Business up front, party in the back, and they’re making a comeback. Compact trucks and mullets have a lot in common.
Right now, there are two compact truck models available for buyers. Both are car-based “crucks” and both are selling really, really well. Ford has the Maverick, which is based on the Edge crossover. Hyundai has the Santa Cruz, which is based on the Tucson crossover. Both have small utility beds behind four-door cabins with seating for five. Both are front-wheel drive by default and have all-wheel drive as an option. And both are powered by small four-cylinder engines.
Interestingly, both of these currently-available models also have similar towing and hauling numbers. The Maverick can tow up to 4,000 pounds and carry about 1,500 pounds. The Santa Cruz can tow up to 5,000 pounds and carry about 1,700 pounds. And both trucks are about half the footprint size of a standard half-ton pickup truck.
These two models are what’s currently available on the market. Coming soon, however, will be more. Like the mid-sized pickup segment suddenly exploded a few years ago, the compact segment is about to follow suit. But for different reasons.
A decade ago, the only mid-sized pickup trucks available were the Toyota Tacoma and the Nissan Frontier. Neither had especially good fuel economy when compared to a full-sized truck and neither was nearly as capable. Both sold best in their four-wheel drive models and both went for long periods with no serious updates to design.
Honda then jumped in with the unibody Ridgeline, based on the best-selling Pilot. Then came General Motors with two competing trucks, the Chevrolet Colorado and the GMC Canyon. These made a big splash and were soon followed by the Jeep Gladiator. Currently, mid-sized pickup trucks are a hot market with good competition and a lot of buyers.
Their appeal is mainly styling and a more park-able size for city and suburban dwellers. They’re also often more off-road capable than full-sized options.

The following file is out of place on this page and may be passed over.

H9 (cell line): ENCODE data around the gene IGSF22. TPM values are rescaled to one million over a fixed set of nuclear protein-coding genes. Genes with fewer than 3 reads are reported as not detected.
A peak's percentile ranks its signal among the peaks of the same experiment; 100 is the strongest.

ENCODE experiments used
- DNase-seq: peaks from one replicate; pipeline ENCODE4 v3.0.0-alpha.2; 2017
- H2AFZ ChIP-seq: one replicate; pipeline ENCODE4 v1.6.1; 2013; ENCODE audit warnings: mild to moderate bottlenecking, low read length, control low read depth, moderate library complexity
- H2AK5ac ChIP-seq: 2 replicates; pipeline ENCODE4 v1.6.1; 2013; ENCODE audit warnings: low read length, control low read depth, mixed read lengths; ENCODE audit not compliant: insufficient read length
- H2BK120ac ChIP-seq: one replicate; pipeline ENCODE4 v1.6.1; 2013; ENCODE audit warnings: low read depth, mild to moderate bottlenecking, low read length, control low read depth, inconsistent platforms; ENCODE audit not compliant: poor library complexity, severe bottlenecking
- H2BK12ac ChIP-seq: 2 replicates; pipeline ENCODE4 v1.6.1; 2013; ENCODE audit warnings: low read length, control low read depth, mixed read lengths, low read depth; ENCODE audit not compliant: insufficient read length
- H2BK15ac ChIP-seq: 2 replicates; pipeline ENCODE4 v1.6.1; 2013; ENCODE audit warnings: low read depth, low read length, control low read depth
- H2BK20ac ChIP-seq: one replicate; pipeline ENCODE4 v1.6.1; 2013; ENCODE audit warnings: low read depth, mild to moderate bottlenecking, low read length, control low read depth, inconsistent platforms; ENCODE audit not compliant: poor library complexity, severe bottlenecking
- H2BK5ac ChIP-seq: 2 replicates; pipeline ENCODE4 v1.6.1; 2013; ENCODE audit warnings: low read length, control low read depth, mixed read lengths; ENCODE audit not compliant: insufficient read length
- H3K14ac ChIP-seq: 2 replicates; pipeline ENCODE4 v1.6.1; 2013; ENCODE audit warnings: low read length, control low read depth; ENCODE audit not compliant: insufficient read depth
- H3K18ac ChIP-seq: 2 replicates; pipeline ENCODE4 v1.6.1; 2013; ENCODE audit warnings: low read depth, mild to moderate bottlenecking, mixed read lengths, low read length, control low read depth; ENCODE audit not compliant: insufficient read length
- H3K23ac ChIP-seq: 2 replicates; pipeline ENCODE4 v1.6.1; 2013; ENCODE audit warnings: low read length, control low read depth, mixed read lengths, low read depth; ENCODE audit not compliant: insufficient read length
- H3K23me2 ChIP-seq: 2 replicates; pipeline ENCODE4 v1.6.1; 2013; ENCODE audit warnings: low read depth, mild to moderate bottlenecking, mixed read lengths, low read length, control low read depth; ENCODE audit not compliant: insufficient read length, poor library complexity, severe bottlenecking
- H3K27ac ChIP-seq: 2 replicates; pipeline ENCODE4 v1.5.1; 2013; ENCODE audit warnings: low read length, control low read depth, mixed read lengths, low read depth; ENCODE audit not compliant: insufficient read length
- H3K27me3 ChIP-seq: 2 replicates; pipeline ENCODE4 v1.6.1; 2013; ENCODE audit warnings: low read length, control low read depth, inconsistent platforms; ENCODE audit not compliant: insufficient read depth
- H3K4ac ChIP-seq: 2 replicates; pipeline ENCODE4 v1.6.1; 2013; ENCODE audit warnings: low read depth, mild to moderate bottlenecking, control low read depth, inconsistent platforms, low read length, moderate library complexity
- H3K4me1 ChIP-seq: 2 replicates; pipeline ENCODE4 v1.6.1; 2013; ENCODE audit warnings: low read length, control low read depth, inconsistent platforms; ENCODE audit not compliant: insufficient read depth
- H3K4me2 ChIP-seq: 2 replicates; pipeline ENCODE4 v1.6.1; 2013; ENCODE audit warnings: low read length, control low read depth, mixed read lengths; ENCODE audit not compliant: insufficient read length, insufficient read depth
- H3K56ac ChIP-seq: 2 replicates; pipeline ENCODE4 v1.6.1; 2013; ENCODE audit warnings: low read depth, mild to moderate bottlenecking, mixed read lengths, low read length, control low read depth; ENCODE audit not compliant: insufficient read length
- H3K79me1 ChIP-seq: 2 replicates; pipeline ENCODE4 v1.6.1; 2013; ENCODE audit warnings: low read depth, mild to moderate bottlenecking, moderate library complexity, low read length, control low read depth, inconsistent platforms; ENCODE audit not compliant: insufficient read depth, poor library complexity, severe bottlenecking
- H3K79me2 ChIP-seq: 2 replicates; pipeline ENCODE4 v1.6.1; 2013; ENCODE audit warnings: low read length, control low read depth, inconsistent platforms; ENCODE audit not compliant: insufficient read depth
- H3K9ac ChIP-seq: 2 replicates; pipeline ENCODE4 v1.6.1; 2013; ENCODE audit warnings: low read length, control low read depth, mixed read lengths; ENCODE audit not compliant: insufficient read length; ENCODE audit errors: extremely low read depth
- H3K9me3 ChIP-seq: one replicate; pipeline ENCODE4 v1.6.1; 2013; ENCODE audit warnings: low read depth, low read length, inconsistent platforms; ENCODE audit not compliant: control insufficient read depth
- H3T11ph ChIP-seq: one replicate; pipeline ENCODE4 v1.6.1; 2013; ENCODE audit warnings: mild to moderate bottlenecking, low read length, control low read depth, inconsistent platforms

With compact pickups, the appeal is more about style and practicality. Compact trucks like the Maverick are easier to park and maneuver in crowded spaces. The Santa Cruz is arguably far better looking than most other truck options thanks to its sportier design and car-like interior. Both can do a lot more “truck work” than most would expect.
These two are starting the return to compacts, but others are on the way. GM will likely be coming out with a compact pickup in the next year or so–rumor is that it’s a two-door electric model, probably under the Chevrolet brand.
Ram Truck, though cagey about their plans, will likely also have a compact option soon. Either through Ram itself or via the Jeep line. A revival of the Dakota model name is certainly a possibility here.
Toyota hasn’t said much, but it would make sense for Toyota to do something here. The TNGA platform upon which crossover-SUVs like the RAV4 are based would be a great fit and a hybrid or plug-in hybrid model would also be a shoe-in for Toyota. Rumors have Toyota unveiling a compact pickup for North America sometime this year.
Given that neither Hyundai nor Ford can keep their compact trucks on dealer lots, the demand is clearly there.
So tiny, compact trucks are definitely making a comeback. And like mullets, they’re popping up everywhere and only gaining in popularity again. Here’s to hoping station wagons with wrong-facing rear seats and other great things of the 80s also see revivals.